To evaluate the methods of self-reported bladder management, the frequency of urinary tract infection (UTI) and subjective disturbance of bladder problems of all those individuals with traumatic spinal cord lesion (SCL) living in Helsinki area.
: Helsinki, Finland.
A total of 152 persons with SCL were found in the Helsinki area (546 000 inhabitants). A structured questionnaire was sent to all subjects and they were invited to a clinical visit.
The final study-group consisted of 129 (85%) subjects. They were defined into seven specific subgroups of bladder management: 14 (11%) subjects in the normal voiding group, 15 (12%) in the controlled voiding group, 16 (12%) in the clean intermittent catheterization (CIC) group, 30 (23%) in the mixed group, 31 (24%) in the suprapubic tapping group, 16 (12%) in the compression or straining group and seven (5%) in the catheter or conduit group. The frequency of UTI was highest in the mixed group. The bladder management was a biggest bother to the subjects in the compression or straining group.
This prevalence study assesses the self-reported bladder management methods in all the persons with traumatic SCL in the Helsinki area. The subjects who used CIC and other methods for bladder management had more problems than others. These subjects might manage better by using either CIC or suprapubic tapping as the only method for bladder emptying.
Individual interview and questionnaire of a regional spinal cord-injured (SCI) population.
Local health care centres are mainly responsible for the SCI patients health care and rehabilitation after initial hospitalization in Finland. The purpose of the present study was to study aspects of the SCI patients life situation and their opinion of the health care services after 1 year since the injury.
Regional study in Central Finland.
Subjects were individually interviewed in their homes using a semi-structured questionnaire, the Functional Independence Measure (FIM) and the Beck Depression Inventory (BDI).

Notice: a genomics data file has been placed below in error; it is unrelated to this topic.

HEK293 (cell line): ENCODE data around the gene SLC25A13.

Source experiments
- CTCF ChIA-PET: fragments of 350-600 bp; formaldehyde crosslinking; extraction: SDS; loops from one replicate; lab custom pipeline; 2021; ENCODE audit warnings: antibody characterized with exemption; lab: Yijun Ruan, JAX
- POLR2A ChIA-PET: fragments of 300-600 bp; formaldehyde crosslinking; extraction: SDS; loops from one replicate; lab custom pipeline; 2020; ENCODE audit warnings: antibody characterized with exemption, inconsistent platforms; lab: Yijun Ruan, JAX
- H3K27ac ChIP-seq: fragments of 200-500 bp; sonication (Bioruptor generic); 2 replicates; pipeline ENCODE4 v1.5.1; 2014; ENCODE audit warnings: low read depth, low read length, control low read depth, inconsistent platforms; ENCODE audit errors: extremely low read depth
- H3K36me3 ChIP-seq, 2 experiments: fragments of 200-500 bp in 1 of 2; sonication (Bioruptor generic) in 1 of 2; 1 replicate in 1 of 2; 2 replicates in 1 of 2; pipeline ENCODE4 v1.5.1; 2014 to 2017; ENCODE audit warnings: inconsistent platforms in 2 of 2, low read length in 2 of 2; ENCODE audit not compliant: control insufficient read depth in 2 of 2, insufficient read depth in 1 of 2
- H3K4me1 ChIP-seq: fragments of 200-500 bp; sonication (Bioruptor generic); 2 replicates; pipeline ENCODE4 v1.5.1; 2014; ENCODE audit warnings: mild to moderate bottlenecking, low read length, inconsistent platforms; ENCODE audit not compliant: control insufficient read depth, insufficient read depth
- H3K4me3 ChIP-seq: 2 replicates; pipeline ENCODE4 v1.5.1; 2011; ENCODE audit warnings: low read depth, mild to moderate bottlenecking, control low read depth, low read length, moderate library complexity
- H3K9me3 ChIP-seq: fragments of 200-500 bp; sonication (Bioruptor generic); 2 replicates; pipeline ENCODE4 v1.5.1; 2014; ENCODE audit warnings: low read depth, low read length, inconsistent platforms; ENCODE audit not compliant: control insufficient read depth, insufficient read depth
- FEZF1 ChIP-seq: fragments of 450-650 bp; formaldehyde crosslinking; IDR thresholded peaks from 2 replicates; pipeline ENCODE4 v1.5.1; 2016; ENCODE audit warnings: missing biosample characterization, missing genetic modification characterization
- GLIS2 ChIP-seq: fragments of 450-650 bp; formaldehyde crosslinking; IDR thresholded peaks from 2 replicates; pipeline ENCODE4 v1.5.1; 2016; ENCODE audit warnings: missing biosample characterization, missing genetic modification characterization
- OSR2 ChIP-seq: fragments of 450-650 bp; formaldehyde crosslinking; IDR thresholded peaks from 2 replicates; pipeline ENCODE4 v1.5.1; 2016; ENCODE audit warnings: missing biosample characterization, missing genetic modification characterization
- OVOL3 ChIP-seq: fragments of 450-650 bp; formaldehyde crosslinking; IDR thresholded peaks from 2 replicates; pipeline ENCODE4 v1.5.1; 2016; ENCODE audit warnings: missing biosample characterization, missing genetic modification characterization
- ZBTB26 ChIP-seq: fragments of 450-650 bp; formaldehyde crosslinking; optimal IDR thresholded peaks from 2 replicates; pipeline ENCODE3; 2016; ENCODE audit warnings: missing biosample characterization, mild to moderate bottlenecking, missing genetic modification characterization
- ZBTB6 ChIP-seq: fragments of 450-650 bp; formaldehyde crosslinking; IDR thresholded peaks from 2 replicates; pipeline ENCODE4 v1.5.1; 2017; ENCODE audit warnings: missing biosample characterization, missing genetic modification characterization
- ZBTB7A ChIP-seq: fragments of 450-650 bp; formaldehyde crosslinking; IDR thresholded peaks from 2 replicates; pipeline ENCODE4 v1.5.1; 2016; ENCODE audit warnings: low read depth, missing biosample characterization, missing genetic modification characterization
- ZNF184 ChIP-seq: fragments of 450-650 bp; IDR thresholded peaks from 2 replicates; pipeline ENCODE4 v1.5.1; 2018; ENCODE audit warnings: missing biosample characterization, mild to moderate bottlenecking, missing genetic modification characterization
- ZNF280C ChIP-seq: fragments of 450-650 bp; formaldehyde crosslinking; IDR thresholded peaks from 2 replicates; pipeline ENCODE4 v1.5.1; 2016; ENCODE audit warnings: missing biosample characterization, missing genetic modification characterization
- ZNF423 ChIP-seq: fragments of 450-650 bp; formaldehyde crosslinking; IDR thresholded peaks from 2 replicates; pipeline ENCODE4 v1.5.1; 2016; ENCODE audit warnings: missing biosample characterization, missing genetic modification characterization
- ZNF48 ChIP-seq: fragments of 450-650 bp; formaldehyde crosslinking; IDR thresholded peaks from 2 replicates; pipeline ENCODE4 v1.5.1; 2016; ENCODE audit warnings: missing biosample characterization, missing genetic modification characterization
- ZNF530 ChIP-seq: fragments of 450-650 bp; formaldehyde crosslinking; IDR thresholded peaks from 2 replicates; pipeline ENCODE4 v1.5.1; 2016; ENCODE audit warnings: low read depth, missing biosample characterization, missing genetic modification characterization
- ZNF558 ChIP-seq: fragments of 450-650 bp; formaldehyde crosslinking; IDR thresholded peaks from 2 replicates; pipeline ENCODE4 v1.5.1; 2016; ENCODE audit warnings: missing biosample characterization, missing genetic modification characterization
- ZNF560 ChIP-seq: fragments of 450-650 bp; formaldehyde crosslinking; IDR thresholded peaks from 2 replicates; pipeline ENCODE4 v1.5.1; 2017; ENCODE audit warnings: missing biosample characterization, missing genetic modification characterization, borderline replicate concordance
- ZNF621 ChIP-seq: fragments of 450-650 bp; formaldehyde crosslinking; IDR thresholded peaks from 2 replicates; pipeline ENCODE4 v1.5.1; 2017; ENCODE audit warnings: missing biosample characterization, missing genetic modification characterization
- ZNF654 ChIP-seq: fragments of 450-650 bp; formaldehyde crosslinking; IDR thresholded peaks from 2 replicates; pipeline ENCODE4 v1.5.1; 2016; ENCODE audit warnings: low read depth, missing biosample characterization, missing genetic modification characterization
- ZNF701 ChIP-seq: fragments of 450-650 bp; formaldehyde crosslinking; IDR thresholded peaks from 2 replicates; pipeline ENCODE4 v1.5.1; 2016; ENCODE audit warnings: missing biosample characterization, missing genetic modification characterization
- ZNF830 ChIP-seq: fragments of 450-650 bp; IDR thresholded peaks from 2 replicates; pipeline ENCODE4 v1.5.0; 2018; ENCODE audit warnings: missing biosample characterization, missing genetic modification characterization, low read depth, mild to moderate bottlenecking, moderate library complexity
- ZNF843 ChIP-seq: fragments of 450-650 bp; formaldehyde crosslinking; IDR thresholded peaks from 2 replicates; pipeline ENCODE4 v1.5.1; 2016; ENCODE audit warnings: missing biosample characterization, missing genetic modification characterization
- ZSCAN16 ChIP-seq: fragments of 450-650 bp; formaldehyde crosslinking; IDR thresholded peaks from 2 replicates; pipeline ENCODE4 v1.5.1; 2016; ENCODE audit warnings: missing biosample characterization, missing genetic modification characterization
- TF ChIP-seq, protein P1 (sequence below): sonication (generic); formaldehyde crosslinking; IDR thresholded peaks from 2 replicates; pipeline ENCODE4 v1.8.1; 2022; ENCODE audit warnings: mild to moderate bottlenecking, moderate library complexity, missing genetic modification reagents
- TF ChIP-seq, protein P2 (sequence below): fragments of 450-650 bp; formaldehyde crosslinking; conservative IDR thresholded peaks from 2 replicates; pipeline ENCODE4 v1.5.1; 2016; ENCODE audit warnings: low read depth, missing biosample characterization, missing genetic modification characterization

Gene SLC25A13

The female/male ratio was 1:4. The mean age at the time of injury was 34 years in female and 40 in male. Traffic accidents accounted for 46% of the injuries. In all, 48 subjects (63%) used electrical or manual wheelchair or both. Most subjects regarded their living conditions as good having enough personal assistance in their everyday life. Only 10% of the subjects were employed. Half of the subjects had had out-patient physiotherapy, but no other therapies after 1 year since the injury. More than half of the subjects were dissatisfied with the current health care services. Many had experienced complications after the initial hospitalization, especially urinary tract infections, decubitus ulcers and neurogenic-type pain. FIM classified well according to the disability groups. The motor complete tetraplegic group had the lowest mean scores (63) and the recovered group the highest ones (122). There was no association between the FIM and the BDI results. There was a correlation between the BDI and the subject's age at the time of the injury and the year of the injury. The older the subjects were when injured, the higher were the BDI scores, that is, they had more depressive symptoms. Those injured in the 1990s had the highest BDI scores. Nearly one-third of the subjects had mild, moderate or severe depression.
The reported medical complications, depression and dissatisfaction with the health care services support a life-long care for SCI patients in Jyväskylä Central hospital, not in the local health care centres. The psychological services, for example, prevention and treatment of depression, in particular, require more attention.
STUDY DESIGN: Retrospective register-based epidemiological study. OBJECTIVE: To estimate the prevalence rate of persons with spinal cord injury (SCI) with special reference to ASIA Impairment Grade A-D. SETTING: Helsinki, Finland. METHODS: Cases were identified using the registers of the Kapyla Rehabilitation Centre, Helsinki University Central Hospital and the local organization for the disabled. Local health centres were informed about the study, residential service houses were contacted, and announcements were published in patient magazines. RESULTS: A regional population was found to have a prevalence rate of 28/100,000 inhabitants with SCI (ASIA Impairment Scale A-D). CONCLUSION: The prevalence rate in this study is consistent with the data published in other Nordic countries. SPONSORSHIP: The Finnish Cultural Foundation.